For those of us who wish to finally bury council tax at the crossroads with a stake through its heart, the prospect of further cross-party talks did not inspire much jubilation. A cross-party commission in 2015 had already recommended replacing council tax with a system based on both property values and income. Despite this, Nicola Sturgeon’s government once again lost its nerve and merely tinkered around the edges. What exactly were further talks supposed to achieve – and what kind of agreement? Did anyone seriously think MSPs were going to come up with a council tax replacement that would be acceptable to both the Greens and the Conservatives?  

Given the failure of any of Scotland’s major political parties to prioritise local tax reform – the Greens, to be fair, have been the most vocal on the issue, but have been repeatedly frustrated and sidelined by more immediate concerns – it is hard to avoid the conclusion that movement on replacing the council tax will require extra-parliamentary methods. Which raises the question: why hasn’t it already?

It may not be the greatest trick the devil ever pulled, but it certainly deserves some credit: how does one elicit tolerance of an illogical, regressive tax unfit for either purpose or any social democracy worth the name? Simple: precede it with the poll tax.

The poll tax, intentionally or otherwise, assumed the characteristics of the government that imposed it. It was economic violence applied through a perverse Thatcherite morality. The suffering it caused – for Scotland particularly – was entirely intentional. It could be argued that the outrage which followed was as much a reaction to the malicious self-satisfaction which lay behind the ‘Community Charge’ as the tax itself.

There are few accomplishments which can be attributed to the council tax, but it has largely avoided this fate. There are certainly those who might find it impossible to perceive no sadism in the nature of the levy and its brown envelopes of doom. Yet if there is sadism in the council tax, it is a quiet, official, unemotional sadism. Where Thatcher’s government exhibited grim relish in its imposition of the poll tax, those local authorities tasked with overseeing its replacement show no feeling at all.

Those in receipt of the council tax bill, on the other hand, may feel many things. Anger would be a good start; fear is more likely. The system doesn’t work without fear or its agents. Sheriff officers – profit-driven debt collectors with a fancier title – are one of those professions that make those on the sharp end of their services question how some people sleep at night. It continues to baffle me that seemingly no serious politician in Scotland can recognise the vast constituency of voters who would be enthused to see someone – anyone – stand up to their cruelty, their intimidation, and the fact that they exist with the silent consent of our governments, both local and national.  

Advocating an end to council tax necessitates some idea of what might replace it. On this, there are numerous options, the most recent of which was a proposal for a proportional property tax from the charity Fairer Share, consisting of a rate of 0.48 percent on the current value of the property. The suggestion quickly provoked terror and condemnation from the British right, which is how you know it’s probably a good idea.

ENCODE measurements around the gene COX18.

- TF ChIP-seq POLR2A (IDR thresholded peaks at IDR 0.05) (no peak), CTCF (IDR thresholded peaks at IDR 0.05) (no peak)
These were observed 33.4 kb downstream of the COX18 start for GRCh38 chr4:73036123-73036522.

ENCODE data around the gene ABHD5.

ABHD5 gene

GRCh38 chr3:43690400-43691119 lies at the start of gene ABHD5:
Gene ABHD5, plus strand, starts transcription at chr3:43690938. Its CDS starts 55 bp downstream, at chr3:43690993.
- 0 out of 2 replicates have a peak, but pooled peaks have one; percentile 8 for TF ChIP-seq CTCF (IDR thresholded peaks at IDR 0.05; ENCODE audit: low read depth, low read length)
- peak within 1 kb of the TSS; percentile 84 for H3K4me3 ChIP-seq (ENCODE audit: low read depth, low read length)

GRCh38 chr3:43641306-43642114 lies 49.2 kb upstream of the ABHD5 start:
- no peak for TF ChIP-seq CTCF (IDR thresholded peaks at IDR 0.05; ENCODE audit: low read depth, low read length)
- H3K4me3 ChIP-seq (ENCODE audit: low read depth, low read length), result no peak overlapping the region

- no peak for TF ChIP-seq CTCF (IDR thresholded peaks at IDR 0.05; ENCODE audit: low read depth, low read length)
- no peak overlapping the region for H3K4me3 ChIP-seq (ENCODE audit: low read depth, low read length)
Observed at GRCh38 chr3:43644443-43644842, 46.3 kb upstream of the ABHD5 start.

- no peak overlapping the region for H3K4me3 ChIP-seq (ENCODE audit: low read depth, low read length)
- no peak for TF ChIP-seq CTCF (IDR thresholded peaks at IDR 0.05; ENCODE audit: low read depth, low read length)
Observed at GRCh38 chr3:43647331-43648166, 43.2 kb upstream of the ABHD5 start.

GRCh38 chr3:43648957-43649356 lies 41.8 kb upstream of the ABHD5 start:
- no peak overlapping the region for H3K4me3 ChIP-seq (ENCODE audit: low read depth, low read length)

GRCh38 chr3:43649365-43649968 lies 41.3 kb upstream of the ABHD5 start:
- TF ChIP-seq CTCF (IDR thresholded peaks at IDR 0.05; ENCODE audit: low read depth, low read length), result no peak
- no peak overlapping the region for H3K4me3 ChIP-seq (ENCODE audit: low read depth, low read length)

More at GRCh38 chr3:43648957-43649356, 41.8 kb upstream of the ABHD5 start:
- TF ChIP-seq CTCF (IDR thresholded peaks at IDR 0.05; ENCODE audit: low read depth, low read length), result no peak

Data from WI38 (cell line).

“Such a tax would be powerfully anti-aspirational,” thundered Tory MP Anthony Browne in the Spectator, arguing that any government implementing it would be “effectively nationalising the revenue raising abilities of local authorities” and “introducing Corbyn’s class-envy mansion tax for him, alienating the Conservative base and convincing Labour supporters they are right.” Browne is, at least, honest about his priorities.

The proposal would, it’s safe to say, be fairer and more equitable than the current system; so would the Scottish Greens’ preferred alternative of a Residential Property Tax. That said, at various points, I have also been sympathetic to the SNP’s long-abandoned plans for a Local Income Tax – frustrated, as many in Scottish politics prefer to forget, when the UK Government threatened to withdraw £381 million from the block grant if Holyrood even glanced meaningfully in the direction of council tax abolition – and the Scottish Socialist Party’s ‘Scottish Service Tax’.

The final proposal (last notably seen in the manifesto of the quixotic left-wing coalition RISE) had and has, according to those more expert that I, considerable loopholes. Still, for me at least, it also held a wonderfully simple attraction: as a form of income tax, it would not require payment from those who lacked an income. If you’ve ever looked at your Universal Credit payment for the month and tried to figure out precisely how much heat, light or food you’re supposed to go without in order to keep the debt collectors at bay, the appeal of that idea was almost visceral.

Any potential replacement for the council tax will no doubt entail difficulties of implementation and provoke much debate amongst policy wonks over their respective merits. I will leave such discussion to the experts, though it is unlikely any advances will be made without some consensus – if not in a Holyrood cross-party talking shop, then at least amongst serious campaigners.

To that end, I will say this: whatever replaces the council tax should not, first of all, insult either the intelligence or the sense of justice of those required to pay it. It should not be levied against those who have no means of paying it. It should not support an industry of debt collection that turns despair into the background noise of its victims’ lives. It should be willing to, if not soak the rich, then at least get them somewhat damp. It must find a way of circumventing the cynical arguments which force financial impossibilities on either the poorest in our society, or the services upon which we rely.

In my view, ending council tax could be the silver bullet which facilitates a long-overdue wider reform of local government in Scotland. Councils, regardless of their political makeup, should ideally enjoy some level of support, or at least trust, from the people they are supposed to serve. These people take out our trash; many of us have known council workers, and know just how hard they work. And yet the present council tax system sets people against their own local authority from the outset. There are those who, when they think of the council, can think only of those brown envelopes of doom.

We can and should do better than that.